Controversies swirling on cable news and on editorial pages rarely make their way into President Barack Obama's major speeches.
An exception came this week at his summit on violent extremism: instead of ignoring the debate over using the words "Islam" or "Islamic" to describe terror threats, Obama addressed the issue head-on.
Obama told a crowd of foreign ministers Thursday at the State Department that groups like ISIS and al Qaeda are "desperate for legitimacy" -- and that elected officials carry an obligation not to grant it.
"All of us have a responsibility to refute the notion that groups like ISIL somehow represent Islam, because that is a falsehood that embraces the terrorist narrative," he said.
A day earlier he cited the "debate in the press and among pundits about the words we use to describe and frame this challenge" noting he wanted to be "very clear" why he wasn't tying his conference directly to Islamic radicals.
"They are not religious leaders -- they're terrorists," he said.
His line was met with loud applause from the community leaders — many of them representing mosques and Islamic centers — who were gathered in the South Court Auditorium. But beyond, skeptics were hardly swayed from their view that Obama had diverted his attention from the basis for huge swaths of global terrorism.
"I think it is a diversion from where we need to be focused," said Rep. Tulsi Gabbard, a Hawaii Democrat and Iraq war veteran. "By identifying this ideology — which is a theological one — that's driving them, then you can look at where they're recruiting."
Gabbard isn't alone among lawmakers who want Obama to specifically name Islam as a rallying cry for terrorists, though she is in the minority among Democrats. Republicans have blasted Obama daily for avoiding terms like "Islamic extremism."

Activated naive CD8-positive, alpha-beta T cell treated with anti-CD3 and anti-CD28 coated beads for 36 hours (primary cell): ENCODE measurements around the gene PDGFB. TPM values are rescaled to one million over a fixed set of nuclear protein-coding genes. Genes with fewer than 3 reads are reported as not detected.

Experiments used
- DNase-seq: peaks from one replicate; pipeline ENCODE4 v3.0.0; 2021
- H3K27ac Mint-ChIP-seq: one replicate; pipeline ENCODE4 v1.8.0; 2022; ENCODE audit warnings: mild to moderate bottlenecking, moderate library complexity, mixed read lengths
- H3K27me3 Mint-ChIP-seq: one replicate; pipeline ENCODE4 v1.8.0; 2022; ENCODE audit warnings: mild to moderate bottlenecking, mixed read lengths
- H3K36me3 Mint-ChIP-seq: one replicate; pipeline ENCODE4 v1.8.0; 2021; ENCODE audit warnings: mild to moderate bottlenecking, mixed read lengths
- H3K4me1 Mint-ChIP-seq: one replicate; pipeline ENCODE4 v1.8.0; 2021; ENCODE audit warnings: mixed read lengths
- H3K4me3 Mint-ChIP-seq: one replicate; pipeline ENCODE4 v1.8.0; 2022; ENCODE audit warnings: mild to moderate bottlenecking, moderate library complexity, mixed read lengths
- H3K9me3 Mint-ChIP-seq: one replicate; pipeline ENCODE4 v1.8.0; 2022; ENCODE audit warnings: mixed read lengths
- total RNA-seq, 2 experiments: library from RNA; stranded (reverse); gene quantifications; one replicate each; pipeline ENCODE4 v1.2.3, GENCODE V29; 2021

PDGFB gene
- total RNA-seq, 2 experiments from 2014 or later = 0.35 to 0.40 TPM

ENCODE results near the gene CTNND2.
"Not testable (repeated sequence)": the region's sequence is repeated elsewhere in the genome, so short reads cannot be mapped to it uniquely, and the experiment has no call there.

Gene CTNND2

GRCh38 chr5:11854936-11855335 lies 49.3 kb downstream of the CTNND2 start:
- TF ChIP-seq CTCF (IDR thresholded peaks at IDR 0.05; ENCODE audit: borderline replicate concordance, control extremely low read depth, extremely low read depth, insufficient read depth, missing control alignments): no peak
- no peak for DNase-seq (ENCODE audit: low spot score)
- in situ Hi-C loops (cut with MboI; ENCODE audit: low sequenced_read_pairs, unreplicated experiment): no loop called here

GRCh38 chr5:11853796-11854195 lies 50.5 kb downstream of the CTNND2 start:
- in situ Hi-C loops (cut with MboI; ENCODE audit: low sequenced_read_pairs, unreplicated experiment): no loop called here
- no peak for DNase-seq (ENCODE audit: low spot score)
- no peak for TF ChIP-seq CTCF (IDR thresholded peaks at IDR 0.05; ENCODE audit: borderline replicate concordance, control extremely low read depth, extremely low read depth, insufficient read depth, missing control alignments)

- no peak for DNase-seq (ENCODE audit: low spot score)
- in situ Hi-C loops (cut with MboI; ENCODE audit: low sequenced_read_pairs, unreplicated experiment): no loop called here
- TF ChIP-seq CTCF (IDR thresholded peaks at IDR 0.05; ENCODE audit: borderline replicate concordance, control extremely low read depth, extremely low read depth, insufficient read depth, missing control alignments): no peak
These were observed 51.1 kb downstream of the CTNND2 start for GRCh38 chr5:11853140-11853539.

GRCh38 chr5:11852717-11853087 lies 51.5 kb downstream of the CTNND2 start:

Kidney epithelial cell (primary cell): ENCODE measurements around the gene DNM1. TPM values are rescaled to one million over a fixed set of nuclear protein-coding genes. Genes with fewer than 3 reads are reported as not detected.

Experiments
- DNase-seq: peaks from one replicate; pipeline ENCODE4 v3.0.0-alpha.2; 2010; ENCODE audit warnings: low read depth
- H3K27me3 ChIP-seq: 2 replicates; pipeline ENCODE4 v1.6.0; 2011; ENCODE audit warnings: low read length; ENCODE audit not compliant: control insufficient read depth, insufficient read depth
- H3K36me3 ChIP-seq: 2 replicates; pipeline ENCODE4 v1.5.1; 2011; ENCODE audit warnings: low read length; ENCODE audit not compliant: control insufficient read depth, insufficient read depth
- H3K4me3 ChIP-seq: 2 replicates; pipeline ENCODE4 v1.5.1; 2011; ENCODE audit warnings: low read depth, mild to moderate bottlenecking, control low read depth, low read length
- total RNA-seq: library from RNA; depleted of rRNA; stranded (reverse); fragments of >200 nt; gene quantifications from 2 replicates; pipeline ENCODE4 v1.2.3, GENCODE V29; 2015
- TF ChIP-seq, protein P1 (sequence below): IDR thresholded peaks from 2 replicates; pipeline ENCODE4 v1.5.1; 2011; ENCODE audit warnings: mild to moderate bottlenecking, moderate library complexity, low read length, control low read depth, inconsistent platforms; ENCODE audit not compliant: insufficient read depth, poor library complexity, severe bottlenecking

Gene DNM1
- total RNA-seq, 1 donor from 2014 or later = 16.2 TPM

Both sides can agree that groups like ISIS and al Qaeda use Islamic propaganda to recruit fighters; the "I" in "ISIS" does, after all, stand for "Islamic."
Advocates for naming Islamic extremism as the chief enemy say Obama is avoiding that fact by not acknowledging the problem more loudly.
"I think it's ridiculous," said Fran Townsend, a former homeland security adviser to former President George W. Bush and CNN national security analyst. "I think this is political correctness over accuracy. Look, these are not Buddhists or Hindu extremists. These are Islamic extremists."
Obama and administration officials say by naming Islamic extremism as the culprit, the U.S. will play into the terror cells' recruiting methods, providing the groups a boost. And they claim the strategy of combating extremism at home and abroad is separate from the war being waged on ISIS -- which has relied on targeted airstrikes to take out Islamic State leaders.
The White House is also following precedent: in the immediate aftermath of the 9/11 terror attacks, former President George W. Bush said he wasn't waging a "campaign against the Muslim faith."
"Ours is a campaign against evil," he said.
Obama echoed those words Wednesday when he said the U.S. is "not at war with Islam, we are at war with those who have perverted Islam."
Supporters of Obama also point out a revealing fact culled from documents seized at Osama bin Laden's compound after the raid that killed the al Qaeda leader in 2011.
As The Washington Post reported the next year, bin Laden expressed worry about his terror group's ability to recruit because the White House had "largely stopped using the phrase 'the war on terror' in the context of not wanting to provoke Muslims."
That, aides have said, should end the argument on whether Obama's choice of language has been effective.
A better tack, they argue, is to identify and seek to alleviate the socioeconomic conditions that may be driving young people to join groups like ISIS.
"When people are oppressed, and human rights are denied -- particularly along sectarian lines or ethnic lines -- when dissent is silenced, it feeds violent extremism," Obama said on Thursday. "It creates an environment that is ripe for terrorists to exploit. When peaceful, democratic change is impossible, it feeds into the terrorist propaganda that violence is the only answer available."
That reasoning, however, could apply not only to places like Syria and Iraq, where ISIS has gained footholds. Stable -- but totalitarian -- regimes in the region like Saudi Arabia and Qatar have provided staunch support to the U.S.
"If you accept the logic of the President's argument, there is almost no one in this region that is immune from the notion that the way to get at ISIS is to reform these totalitarian regimes -- the kings, the emirs, the sheiks -- into something else," said Aaron David Miller, vice president at the Wilson Center and a former adviser to both Democratic and Republican administrations.